| Family Reflections |

The One Thing That Matters

Spouses are flawed by design


Shiffy: I can never tell Yoni my problems because he’s so unsympathetic. I know he doesn’t like emotionality, but I have feelings! I need a supportive husband.

Chaya (Shiffy’s best friend): It sounds so hard, Shiffy. But Yoni is a good guy. A lot of men aren’t great at giving emotional support. But he learns, he makes a good living, he’s trustworthy and honest, and he’s a great father, right? And you’ve told me a million times how he never gets angry, how he’s so appreciative and thoughtful. So even if he isn’t the most sensitive and understanding when it comes to feelings, you have other supportive people in your life.

Shiffy: You don’t understand, Chaya. This is the one thing that I need the most. I need him to “get” me. Without that, nothing else matters.

The One Thing

It’s funny how this works. A spouse can have a million things going for them, but “the one thing” that is most needed seems to be missing. There are two possible explanations for this phenomenon. One is that the missing item isn’t truly “the one thing.” For instance, if Shiffy were to get divorced, she would probably be careful to select a new marriage partner who definitely would be able to provide “the one thing” that was missing in her first marriage. But in all likelihood, this second spouse would have a different flaw that would now rate as “the one thing” that’s missing in her new marriage. In other words, something important will be missing from every marriage, and every spouse will experience the phenomenon of “the one missing thing” that feels like the only thing that really matters.

A second explanation for “the one thing” phenomenon is that Hashem looks into the heart of each person and provides the exact spouse who will be lacking “the one thing” that the person feels she really needs in her marriage. For instance, if the one thing that a woman needs her husband to provide is financial security, then that will be the one thing he’s unable to provide. If the one thing she needs is affirmation, then providing compliments and positive feedback will be the one thing her husband can’t seem to do. If the one thing she really needs is a person who is devoted to learning, it will turn out that her husband struggles mightily in this area.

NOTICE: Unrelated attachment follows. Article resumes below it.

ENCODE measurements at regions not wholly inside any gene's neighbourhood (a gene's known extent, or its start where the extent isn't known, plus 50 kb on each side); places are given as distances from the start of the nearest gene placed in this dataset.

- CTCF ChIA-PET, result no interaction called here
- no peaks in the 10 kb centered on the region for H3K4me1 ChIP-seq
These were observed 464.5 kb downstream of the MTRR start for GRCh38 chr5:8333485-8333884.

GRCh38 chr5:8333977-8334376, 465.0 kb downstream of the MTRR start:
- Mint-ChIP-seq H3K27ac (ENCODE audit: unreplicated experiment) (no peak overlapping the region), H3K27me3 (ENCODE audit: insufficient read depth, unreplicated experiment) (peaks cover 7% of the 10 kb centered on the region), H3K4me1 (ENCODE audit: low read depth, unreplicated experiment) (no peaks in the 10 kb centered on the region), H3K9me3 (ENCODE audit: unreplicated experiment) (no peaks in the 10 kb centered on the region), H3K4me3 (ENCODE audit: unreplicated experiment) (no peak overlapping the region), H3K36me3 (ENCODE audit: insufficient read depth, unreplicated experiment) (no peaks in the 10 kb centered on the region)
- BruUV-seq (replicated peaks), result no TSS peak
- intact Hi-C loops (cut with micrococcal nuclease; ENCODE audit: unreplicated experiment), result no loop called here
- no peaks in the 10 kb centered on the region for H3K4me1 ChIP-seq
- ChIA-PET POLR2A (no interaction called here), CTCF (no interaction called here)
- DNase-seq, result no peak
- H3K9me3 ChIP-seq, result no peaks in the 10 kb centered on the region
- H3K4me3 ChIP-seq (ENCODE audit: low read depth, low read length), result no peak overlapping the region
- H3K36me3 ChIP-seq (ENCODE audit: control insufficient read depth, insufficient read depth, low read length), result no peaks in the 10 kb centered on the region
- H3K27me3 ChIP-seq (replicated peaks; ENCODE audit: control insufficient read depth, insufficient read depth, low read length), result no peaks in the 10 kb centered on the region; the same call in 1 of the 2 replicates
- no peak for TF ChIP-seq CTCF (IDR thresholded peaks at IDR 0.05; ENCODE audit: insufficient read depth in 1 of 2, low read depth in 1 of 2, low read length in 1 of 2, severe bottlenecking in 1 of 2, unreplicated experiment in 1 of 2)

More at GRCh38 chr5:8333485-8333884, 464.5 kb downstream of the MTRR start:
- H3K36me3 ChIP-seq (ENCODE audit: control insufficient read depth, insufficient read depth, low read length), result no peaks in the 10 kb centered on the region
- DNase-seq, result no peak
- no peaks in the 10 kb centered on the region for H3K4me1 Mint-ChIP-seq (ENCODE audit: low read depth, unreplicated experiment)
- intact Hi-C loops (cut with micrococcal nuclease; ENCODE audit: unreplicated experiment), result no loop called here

If intentional design is the true cause of “the one thing” phenomenon, we might wonder why Hashem would create this lack when He could so easily have fulfilled the need. Of course, we already know that Hashem creates lack so that we’ll turn to Him. The name of the game here is, after all, to develop a relationship with Hashem. When our hearts are broken, when we’re missing what we so badly need, who will we turn to...? Exactly.

The Missing Thing

Unfortunately, common wisdom tells us 1) a human partner can fulfill each and every one of our needs, 2) we’ve chosen the wrong person if that person isn’t fulfilling each and every one of our needs, 3) the next person we choose will be able to do what no other human being can ever do (i.e., fulfill each and every one of our needs), 4) marriage is only about having our needs fulfilled by someone, 5) we can’t be happy or have a good marriage unless our spouse fulfills all our needs, and particularly, “the one thing that matters most.”

This formula for human misery is very successful at creating human misery. Instead of enjoying our humanly flawed relationships, we’re permanently dissatisfied. Convinced that attaining “the one thing that matters most” will grant us a life of peace, joy, and blessing, we look in all the wrong places for the key to our happiness. Let’s exchange “the one thing that matters” trope for a life of giving, building, and truly appreciating. Let’s allow ourselves to bask in Hashem’s goodness to us, to fully and truly enjoy every gift we receive, including those that are channeled through our spouse. Let’s learn how to find happiness in every breath because, let’s face it, the project will keep us so busy that we won’t even notice that we’re missing “the one thing” that our spouse lacks.


(Originally featured in Family First, Issue 900)

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